If successful, the state hopes to silence critics who say Utah can't attract major companies because of its unique liquor laws and because of a supposedly backward image. The state already has a base of aerospace facilities, including McDonnell Douglas Corp., SPS Technologies, Western Gear, Hill Air Force Base, Morton Thiokol and Hercules.

Administration officials believe the aerospace industry is prepared for a major expansion to replace aging passenger planes, and Utah is primed to benefit because of its cheap real estate and low labor costs.

Bangerter and his staff believe they laid the foundation for this thrust during the first term. They formed a committee, led by Utah Power & Light Co. executive Val Finlayson, to study how to attract more companies. The committee includes local aerospace officials.

Results will come during the second term, they believe.

"We're just hitting our stride in economic development," Buhler said.

Bangerter promises to establish a fund, backed by venture capital firms, to help fledgling businesses. Local entrepreneurs have long complained of a difficulty finding lenders to help them earn money from ideas. The state also is trying to help local universities turn newly researched technologies into money-making companies.

"We're going to be even more aggressive in our economic development policies," Bangerter said. "We will be actively recruiting businesses."

The governor also wants to work on transportation needs, especially a proposed West Valley Highway he promised to gleeful west-side elected officials during the campaign.

But the future does hold many problems for Bangerter. First, he was elected by only 40 percent of the voters, a fact likely to make it easier for legislators to oppose his ideas.

Bangerter takes a different view of the election, noting he thinks many conservatives chose to vote for independent candidate Merrill Cook, who had broken from the Republican Party. Cook received 21 percent of the vote.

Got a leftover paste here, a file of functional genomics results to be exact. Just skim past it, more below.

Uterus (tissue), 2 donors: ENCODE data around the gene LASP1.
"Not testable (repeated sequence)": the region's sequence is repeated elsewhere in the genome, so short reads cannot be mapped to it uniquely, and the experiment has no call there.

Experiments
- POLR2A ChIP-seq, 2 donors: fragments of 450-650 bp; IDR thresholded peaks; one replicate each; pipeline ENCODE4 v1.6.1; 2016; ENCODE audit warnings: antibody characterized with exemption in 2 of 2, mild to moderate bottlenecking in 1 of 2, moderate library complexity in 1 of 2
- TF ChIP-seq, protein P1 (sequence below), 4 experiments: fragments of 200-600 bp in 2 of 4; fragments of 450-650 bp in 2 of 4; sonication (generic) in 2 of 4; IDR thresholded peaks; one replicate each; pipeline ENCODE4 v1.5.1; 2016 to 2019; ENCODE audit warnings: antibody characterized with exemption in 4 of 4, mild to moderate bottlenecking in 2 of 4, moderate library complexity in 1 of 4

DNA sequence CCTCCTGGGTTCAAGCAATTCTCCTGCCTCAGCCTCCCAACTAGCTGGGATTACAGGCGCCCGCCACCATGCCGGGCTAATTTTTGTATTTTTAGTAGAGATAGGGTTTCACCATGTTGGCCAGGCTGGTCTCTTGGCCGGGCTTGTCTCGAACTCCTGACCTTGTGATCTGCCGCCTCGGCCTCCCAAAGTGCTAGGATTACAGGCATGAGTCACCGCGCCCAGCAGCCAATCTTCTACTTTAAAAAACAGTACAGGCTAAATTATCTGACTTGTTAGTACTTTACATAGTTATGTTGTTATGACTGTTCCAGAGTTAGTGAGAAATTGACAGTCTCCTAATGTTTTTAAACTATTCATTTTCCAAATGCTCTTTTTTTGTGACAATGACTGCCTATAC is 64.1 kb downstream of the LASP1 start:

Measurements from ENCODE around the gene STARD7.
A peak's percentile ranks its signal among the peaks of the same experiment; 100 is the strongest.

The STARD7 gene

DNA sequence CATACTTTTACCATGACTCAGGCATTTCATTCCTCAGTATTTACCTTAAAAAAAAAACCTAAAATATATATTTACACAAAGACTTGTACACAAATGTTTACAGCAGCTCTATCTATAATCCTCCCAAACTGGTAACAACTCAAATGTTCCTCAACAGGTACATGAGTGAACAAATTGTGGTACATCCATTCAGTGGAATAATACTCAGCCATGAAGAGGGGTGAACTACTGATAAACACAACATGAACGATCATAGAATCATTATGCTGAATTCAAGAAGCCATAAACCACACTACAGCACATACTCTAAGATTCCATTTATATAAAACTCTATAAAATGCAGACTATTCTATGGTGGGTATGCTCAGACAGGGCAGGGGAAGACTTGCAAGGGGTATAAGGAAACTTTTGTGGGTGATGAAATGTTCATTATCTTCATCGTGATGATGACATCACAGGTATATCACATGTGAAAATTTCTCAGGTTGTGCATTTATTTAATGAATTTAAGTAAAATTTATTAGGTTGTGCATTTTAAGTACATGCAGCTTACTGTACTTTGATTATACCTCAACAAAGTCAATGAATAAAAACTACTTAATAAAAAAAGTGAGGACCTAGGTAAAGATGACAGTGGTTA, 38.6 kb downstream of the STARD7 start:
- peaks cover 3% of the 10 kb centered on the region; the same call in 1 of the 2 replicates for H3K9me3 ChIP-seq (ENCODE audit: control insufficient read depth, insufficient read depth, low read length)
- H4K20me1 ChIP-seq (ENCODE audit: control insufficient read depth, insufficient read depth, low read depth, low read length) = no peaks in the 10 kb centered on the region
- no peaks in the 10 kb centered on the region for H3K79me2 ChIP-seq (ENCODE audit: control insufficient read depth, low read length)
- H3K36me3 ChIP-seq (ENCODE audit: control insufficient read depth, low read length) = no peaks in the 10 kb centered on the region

"There were 60 percent or more of the voters who said they wanted a conservative governor, and I am a conservative," Bangerter said.

He is likely to struggle with education officials who want more of the state's budget to fund raises and new equipment. The governor already is giving signs he may dig in his heels.

"They (education officials) can't ask for things neither Norm Bangerter nor anyone else can give them," he said. "It's time they talked about the positive things and joined with us in the realities of the budget.

"Our budget is fixed. I can't erase the rest of government."

The governor likely also faces a battle getting the Legislature to approve a six-point tax-limitation plan he proposed during the campaign. The plan would freeze property taxes and require elected officials to get approval by a vote of the public before raising them. (See related story on B1.)

County officials and school districts are expected to fight the plan, considering they, not the state, rely on property taxes for most of their income.

The tax protesters, although defeated, are unlikely to give up, and Bangerter still has poor relationships with the Utah Public Employees Association, AFL-CIO and hunting and conservation groups.

But, for the moment, no statewide crises are on the horizon. However, nothing is guaranteed.

"I expect that when I sit in the governor's chair there will always be problems that come up," Bangerter said.